Although the San Diego area had two bright spots, the black clouds that hung over Hughes Stadium early Saturday afternoon were an ominous sign for many others at the state track and field championships here.
Vista High School’s Kira Jorgensen and Serra’s Lynn Patrick escaped the shadows of the day with individual victories.
Jorgensen easily won the 1,600-meter run in 4:45.98, finishing ahead of Hesperia’s Robbyn Bryant, who clocked 4:46.59. In the 3,200 meters, Jorgensen finished second in 10:30.08. Mary Mendoza of San Jose Presentation won the event in 10:23.04.
Meanwhile, Patrick leaped 5-feet, 10-inches to win the high jump.
But before night had fallen, the meet had lost much of its thunder. To wit:
--Brent Burns of Lafayette Alcalanes, the No. 1 pole vaulter in the country with a best of 17-feet 5 1/2-inches, passed the first three tries to 16-2 . . . and no-heighted. So did Pat Alduenda from Ramona, who came in with the No. 2 mark in the state, making Steve Slocum of Santa Ana Foothill, who had dropped out at 15-6 and was sitting in the stands, the winner.
--The Woodland Hills Taft 400 relay team, which had the best time in the state, dropped the baton on a pass from the second to third leg. Pasadena Muir, with another nice final leg by Corey Ealy, won the race in 40.78, the new No. 1 time.
--The Pomona girls’ relay team, No. 2 in its race, dropped the baton on a first-to-second pass, a move that came very close to burning the Red Devils’ hopes for the team title. It may also have cost Janeene Vickers a chance to become the first person in California history to win six State championships.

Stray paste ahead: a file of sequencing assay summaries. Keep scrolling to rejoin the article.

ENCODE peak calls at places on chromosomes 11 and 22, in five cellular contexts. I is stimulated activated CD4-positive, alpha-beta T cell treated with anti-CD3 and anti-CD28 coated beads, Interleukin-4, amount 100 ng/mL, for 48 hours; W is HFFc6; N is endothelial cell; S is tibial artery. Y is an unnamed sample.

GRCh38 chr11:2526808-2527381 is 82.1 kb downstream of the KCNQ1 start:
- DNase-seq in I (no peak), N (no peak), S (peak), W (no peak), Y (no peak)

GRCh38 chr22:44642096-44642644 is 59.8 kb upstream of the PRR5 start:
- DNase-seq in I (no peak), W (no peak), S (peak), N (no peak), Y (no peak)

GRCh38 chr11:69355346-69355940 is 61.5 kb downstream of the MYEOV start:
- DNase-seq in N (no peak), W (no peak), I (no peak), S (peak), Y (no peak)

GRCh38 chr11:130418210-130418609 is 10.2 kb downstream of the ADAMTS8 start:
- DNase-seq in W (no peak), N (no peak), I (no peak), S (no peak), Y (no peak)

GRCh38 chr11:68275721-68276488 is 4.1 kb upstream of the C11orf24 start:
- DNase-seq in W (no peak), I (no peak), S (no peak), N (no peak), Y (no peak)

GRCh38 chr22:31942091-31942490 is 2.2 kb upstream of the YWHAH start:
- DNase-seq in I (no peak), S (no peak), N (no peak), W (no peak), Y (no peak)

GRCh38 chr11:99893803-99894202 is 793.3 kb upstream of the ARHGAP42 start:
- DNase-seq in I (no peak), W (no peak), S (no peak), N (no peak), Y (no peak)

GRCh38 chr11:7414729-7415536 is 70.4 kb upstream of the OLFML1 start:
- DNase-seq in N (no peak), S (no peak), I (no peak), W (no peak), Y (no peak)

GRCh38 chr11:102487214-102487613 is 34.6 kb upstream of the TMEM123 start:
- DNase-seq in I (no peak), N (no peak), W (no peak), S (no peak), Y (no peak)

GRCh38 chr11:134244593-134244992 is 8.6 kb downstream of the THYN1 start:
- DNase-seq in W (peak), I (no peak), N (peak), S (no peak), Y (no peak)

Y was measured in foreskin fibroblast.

The biggest dark cloud, however, was saved for the end. The L.A. Dorsey girls’ team was disqualified in the 1,600 relay when Delena Zimmerman was red-flagged for throwing a baton after the end of the race, a highly controversial and hottly disputed decision that cost the Dons their share of the team title.
Just when people were wondering what was next in a meet that will long be remembered as an organizational and officiating fiasco, when the jury of appeals was busier than the starter, they got an answer--a championship decided by a unsportsmanlike call.
Pomona wasn’t go to complain, however. The Dorsey dispute gave the title back to the Red Devils, who scored all 30 of its points on Vickers wins, with Long Beach Poly next at 28 and the Dons at 22.
That’s the official count, at least. Dorsey Coach Paul Knox, after taking his case to meet officials on the field and in the stands and hoping to include a home-made movie of the finish as evidence, took his team to the victory stand for a picture anyway.
For the fourth time in five years, Hawthorne won the boys’ team championship, with the Cougars’ fifth consecutive win in the 1,600 relay the decider. Their 34 points held off Ealy and Muir (27), while Taft, with wins by Quincy Watts in the 100 and 200, and Simi Valley Royal, with a shotput-discus double by Dave Bultman, each scoring 20.
Clearly--and few things were clear in this two-day meet--Vickers was the standout individual. She won the 100 in 11.76, the 300 low hurdles in 40.96 and the 100 low hurdles in 13.34, the latter the fifth-best mark of all time.
The only thing left for her to conquer was sleep.
“It’s not like I’m going to go home and party,” she said. “I’m going to go home, go to Chuckie Cheese’s and go to sleep.”
Prep Notes What happened to Brent Burns in the pole vault? “I wasn’t jumping that well today,” he said. “That’s pretty much the story. I wasn’t on today, obviously.” . . . Two of the finalists in the boys 100 are heading to USC on football scholarships, second-place Calvin Holmes of Carson and eighth-place Ricky Ervins of Muir.